Mac OS X 10.4 “Tiger” (2005)
Apple’s next big cat spent the longest time on the prowl of any Mac OS X release to date. Tiger spent about two and a half years on the market and spanned the Mac’s transition from PowerPC to Intel processors. After this release Apple slowed down rate of OS X upgrades to no more than once every 18 months, largely at the request of developers who were having trouble keeping up.
10.4 introduced Dashboard to the masses – similar to Desk Accessories from the Classic Mac OS – and replaced Sherlock Find with the heavily hyped Spotlight. The latter was a mixed blessing under Tiger, definitely a rev 1 release, but pointed the way to the future for Apple. As Spotlight and search capabilities in general evolve they are replacing the filesystem as the primary way we locate information on our computers.
Tiger was the last release which supported Classic mode on PowerPC Macs. As the first release for Intel systems Apple introduced Rosetta, a translation layer to allow old PowerPC code to run on Intel chips. Automator, Core Image and Core Video joined the arsenal of underlying technologies, and Brushed Aluminum dominated the interface.
Mac OS X 10.5 “Leopard” (2007)
Leopard is Apple first (and only) Universal Binary release of OS X, it can be installed from a retail installer on either Intel and PowerPC Macs. The OS was a major rewrite, fully supporting 64-bit applications, recompiling major routines for Intel, and dropping Classic mode support.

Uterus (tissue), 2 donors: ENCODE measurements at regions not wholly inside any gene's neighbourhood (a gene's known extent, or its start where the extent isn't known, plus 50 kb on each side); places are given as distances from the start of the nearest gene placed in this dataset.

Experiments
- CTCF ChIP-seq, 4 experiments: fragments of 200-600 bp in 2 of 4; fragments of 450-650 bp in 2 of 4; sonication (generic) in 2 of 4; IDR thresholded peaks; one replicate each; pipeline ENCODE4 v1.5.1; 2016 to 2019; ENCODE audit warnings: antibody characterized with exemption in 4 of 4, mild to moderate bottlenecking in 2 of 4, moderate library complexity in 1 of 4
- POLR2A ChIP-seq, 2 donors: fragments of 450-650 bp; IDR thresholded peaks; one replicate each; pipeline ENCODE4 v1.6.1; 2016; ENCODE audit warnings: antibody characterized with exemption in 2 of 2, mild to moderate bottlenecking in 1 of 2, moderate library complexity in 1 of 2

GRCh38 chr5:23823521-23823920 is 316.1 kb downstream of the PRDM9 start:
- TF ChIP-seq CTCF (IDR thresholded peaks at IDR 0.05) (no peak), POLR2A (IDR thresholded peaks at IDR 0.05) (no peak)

Time Machine backup software debuted with 10.5, offering an easy (and mostly reliable) way to backup your Mac with a very slick user interface. The outer space theme also became dominant on the desktop and login screen. Spotlight finally became truly useable, the Boot Camp utility to install Windows on your Mac was included (this was a beta download under Tiger), and the virtual desktop utility Spaces was introduced.
A subtly-shaded gray theme replaces brushed aluminum under Leopard. Safari continued its evolution, becoming an internet standard on Macs and iOS devices, and gains the Top Sites window. And the iTunes icon turned blue again…
Mac OS X 10.6 “Snow Leopard” (2009)
Snow Leopard was the Mac’s first Intel-only release, dropping PowerPC support entirely. It was billed by Apple as a maintenance upgrade to Leopard: no major features, just under-the-hood improvements. Underscoring Apple’s desire to get users to move to this release, the usual $129 price was dropped to $29.
Features and benefits are evolutionary. The Finder (finally) gets rewritten as a Cocoa app, MS Exchange Support is added to Mail, and the trackpad comes to desktop Macs. The full suite of iLife apps gets prime placement in the Dock, along with the new (and surprisingly controversial) iTunes icon.
Noticeably different to longterm Mac users is how the filesystem continues to get deprecated relative to search: the boot disk (internal hard drive) no longer appears on the desktop by default. And more changes for oldtimers: with the loss of the Rosetta PowerPC-emulation layer in Lion, Snow Leopard will be the final OS which can run Carbonized Mac OS 9 applications or early Power-PC code.
Snow Leopard is a very capable, comprehensive release which has powered the Mac’s strongest period of growth ever. Under Lion, among other changes, search becomes the primary way the Finder encourages you to interact with your system, and browsing hard drives becomes secondary. Apple has been trying to kill off the filesystem for years, have they finally succeeded? iOS leads the way.
The future is fully x86 – and download only! But I still plan to have my disks show on the desktop.
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